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The Role of Non-Jews in Reconstructionist Congregations

In 1998, the organization of affiliated Reconstructionist congregations established a task force on the role of non-Jews in their communities. In 2008, they released the following summary report of their findings:

Boundaries and Opportunities: Summary Report

Responding to a demographic sea change which has seen Jews intermarry at high rates in the past several decades, and which has led increasing numbers of non-Jews to become involved in synagogue life, the Jewish Reconstructionist Federation (JRF) has issued a major report on the role of non-Jews in Reconstructionist congregations.

"This document had to be written," said Rabbi Mordechai Liebling, Executive Director of the JRF [Editor's note: Liebling currently serves as the director of the social justice organizing program at RRC]. "This is a very contentious issue in congregational life - it's not abstract. Congregations are struggling with the issues raised by having non-Jewish spouses, partners and family members as part of their communities, and we have responded to that struggle."

Entitled Boundaries and Opportunities: The Role Of Non-Jews In Jewish Reconstructionist Federation Congregations, the report presents guidelines and recommendations for use by synagogues and havurot in creating their own policies and practices regarding non-Jews in membership, ritual participation, observance and other matters of congregational life. The report is based on nearly two-and-a-half years of study by a JRF Task Force.

The report offers one of the most in-depth considerations of an issue that has proved volatile in many Jewish congregations - not just Reconstructionist ones. By providing a framework for discussion and policy-making on the role of non-Jews, the JRF hopes to help congregations make decisions, as the report states, "in advance of a crisis, in a calm and measured atmosphere, rather than when pressing issues force emotionally charged decisions."

"As the report makes clear, the presence of non-Jews in JRF congregations and havurot is an opportunity and not a threat," Liebling added. "These people have made a commitment to their Jewish partners. For the most part, these are people who are supporting their partner's Jewishness, raising Jewish children, or on spiritual quests themselves. Their presence should not to be ignored, or treated lightly."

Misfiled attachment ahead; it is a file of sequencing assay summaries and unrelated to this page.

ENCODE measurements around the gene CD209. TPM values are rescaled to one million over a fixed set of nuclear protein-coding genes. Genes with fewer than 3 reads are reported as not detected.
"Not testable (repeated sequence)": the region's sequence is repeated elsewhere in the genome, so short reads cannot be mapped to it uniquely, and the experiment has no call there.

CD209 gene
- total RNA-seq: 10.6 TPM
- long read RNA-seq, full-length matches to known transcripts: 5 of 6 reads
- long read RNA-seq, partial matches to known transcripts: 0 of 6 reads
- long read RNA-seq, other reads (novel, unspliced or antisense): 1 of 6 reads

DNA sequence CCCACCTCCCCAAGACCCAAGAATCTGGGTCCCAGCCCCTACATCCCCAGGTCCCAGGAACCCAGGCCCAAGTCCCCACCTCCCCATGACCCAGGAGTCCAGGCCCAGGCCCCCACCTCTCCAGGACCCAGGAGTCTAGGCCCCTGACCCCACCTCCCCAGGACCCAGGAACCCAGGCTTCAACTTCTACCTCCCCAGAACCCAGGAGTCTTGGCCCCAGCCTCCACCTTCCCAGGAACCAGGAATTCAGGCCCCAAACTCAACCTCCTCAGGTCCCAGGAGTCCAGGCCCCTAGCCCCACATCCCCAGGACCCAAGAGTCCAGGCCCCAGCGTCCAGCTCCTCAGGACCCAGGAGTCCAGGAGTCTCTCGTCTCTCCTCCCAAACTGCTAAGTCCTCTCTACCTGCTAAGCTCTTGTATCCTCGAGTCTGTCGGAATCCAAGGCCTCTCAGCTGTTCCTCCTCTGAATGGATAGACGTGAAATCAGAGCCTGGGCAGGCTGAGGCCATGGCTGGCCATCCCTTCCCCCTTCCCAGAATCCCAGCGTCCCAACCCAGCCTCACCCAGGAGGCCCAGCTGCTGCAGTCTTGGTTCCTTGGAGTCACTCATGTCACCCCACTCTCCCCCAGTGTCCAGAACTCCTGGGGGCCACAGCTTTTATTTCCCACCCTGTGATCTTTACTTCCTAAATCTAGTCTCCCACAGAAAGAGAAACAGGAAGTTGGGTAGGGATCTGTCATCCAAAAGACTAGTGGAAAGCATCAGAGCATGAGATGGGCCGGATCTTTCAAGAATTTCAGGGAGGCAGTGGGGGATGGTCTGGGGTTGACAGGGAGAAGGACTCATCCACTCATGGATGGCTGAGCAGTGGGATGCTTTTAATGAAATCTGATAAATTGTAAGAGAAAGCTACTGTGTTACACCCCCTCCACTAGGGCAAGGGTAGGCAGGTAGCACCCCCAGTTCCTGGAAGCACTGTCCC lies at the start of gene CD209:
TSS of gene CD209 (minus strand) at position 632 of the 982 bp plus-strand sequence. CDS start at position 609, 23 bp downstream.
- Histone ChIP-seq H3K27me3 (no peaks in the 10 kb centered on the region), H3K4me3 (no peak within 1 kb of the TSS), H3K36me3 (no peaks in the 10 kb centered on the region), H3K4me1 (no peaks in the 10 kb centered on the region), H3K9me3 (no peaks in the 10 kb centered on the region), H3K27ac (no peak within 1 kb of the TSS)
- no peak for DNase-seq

The report draws strongly upon Jewish tradition, values and sources, as well as upon information from the social sciences and organizational behavior, to build a values-based decision-making process.

"The title of the report, Boundaries and Opportunities, really says a great deal about how we see the issue," says Alan Friedlander, Chair of the JRF Task Force, who serves as Vice-President for the Midwest region of the Jewish Reconstructionist Federation. "We are trying to negotiate the territory between maintaining the integrity of Jewish ritual and community - the distinction between Jew and non-Jew in synagogue life - and the opportunities represented by the presence of new and vibrant people in our congregations."

Jane Susswein, President of JRF, who also served on the Task Force, added, "This report should be a valuable resource for congregations - and may even be a transforming one for those participating in the decision making process. The balancing of a range of values - from those steeped in Jewish tradition to contemporary perspectives - is an example of Reconstructionist practice at its best."

Friedlander said the Task Force was comprised of 15 people from across the country, representing rabbis, professional staff, and lay members of the Reconstructionist movement. The Task Force compiled materials and studies from all the major branches of the Jewish religion and began a study process which included teleconferences, face-to-face meetings, focus groups and interviews. The JRF Board of Directors approved the report.

Recommendations and Guidelines For Decision- Making Process